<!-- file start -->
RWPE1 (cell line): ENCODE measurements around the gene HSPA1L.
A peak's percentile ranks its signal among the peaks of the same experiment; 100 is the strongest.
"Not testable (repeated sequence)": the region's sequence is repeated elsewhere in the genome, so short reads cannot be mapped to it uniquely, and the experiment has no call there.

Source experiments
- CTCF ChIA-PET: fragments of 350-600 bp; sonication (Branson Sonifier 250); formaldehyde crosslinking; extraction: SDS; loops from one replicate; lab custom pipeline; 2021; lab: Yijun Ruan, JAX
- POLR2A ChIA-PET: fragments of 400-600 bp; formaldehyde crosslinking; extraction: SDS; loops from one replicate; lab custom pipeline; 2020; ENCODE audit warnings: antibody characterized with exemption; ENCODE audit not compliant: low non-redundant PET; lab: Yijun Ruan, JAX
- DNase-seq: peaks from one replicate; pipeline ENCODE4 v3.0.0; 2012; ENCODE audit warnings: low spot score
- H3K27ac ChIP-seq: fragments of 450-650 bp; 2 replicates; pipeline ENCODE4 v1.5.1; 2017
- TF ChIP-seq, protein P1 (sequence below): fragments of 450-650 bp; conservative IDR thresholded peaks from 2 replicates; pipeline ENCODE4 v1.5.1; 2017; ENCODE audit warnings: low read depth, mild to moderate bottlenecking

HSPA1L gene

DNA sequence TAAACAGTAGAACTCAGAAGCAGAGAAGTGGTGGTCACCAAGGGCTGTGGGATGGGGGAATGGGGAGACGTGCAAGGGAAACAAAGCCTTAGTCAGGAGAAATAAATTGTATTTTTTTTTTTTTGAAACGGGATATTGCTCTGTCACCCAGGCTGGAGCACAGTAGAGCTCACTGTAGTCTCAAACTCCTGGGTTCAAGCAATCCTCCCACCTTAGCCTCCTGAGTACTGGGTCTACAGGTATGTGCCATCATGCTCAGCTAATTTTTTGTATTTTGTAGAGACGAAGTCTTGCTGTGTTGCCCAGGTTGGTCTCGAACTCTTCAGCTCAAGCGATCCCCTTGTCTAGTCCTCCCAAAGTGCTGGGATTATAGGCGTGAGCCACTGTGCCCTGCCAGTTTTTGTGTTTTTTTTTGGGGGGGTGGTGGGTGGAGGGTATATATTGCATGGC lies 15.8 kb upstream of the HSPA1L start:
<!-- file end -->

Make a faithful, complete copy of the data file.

RWPE1 (cell line): ENCODE measurements around the gene HSPA1L.
A peak's percentile ranks its signal among the peaks of the same experiment; 100 is the strongest.
"Not testable (repeated sequence)": the region's sequence is repeated elsewhere in the genome, so short reads cannot be mapped to it uniquely, and the experiment has no call there.

Source experiments
- CTCF ChIA-PET: fragments of 350-600 bp; sonication (Branson Sonifier 250); formaldehyde crosslinking; extraction: SDS; loops from one replicate; lab custom pipeline; 2021; lab: Yijun Ruan, JAX
- POLR2A ChIA-PET: fragments of 400-600 bp; formaldehyde crosslinking; extraction: SDS; loops from one replicate; lab custom pipeline; 2020; ENCODE audit warnings: antibody characterized with exemption; ENCODE audit not compliant: low non-redundant PET; lab: Yijun Ruan, JAX
- DNase-seq: peaks from one replicate; pipeline ENCODE4 v3.0.0; 2012; ENCODE audit warnings: low spot score
- H3K27ac ChIP-seq: fragments of 450-650 bp; 2 replicates; pipeline ENCODE4 v1.5.1; 2017
- TF ChIP-seq, protein P1 (sequence below): fragments of 450-650 bp; conservative IDR thresholded peaks from 2 replicates; pipeline ENCODE4 v1.5.1; 2017; ENCODE audit warnings: low read depth, mild to moderate bottlenecking

HSPA1L gene

DNA sequence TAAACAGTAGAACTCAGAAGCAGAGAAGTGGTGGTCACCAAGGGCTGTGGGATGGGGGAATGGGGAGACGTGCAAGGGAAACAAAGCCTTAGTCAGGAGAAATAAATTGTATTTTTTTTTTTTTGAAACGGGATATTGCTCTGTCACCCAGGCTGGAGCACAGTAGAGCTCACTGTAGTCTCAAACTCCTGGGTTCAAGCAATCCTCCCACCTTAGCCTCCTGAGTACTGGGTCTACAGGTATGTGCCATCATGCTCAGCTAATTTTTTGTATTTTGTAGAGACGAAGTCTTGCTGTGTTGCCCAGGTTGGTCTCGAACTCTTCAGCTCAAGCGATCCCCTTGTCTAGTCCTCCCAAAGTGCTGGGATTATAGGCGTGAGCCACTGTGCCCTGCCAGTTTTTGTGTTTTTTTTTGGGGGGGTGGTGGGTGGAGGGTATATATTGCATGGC lies 15.8 kb upstream of the HSPA1L start: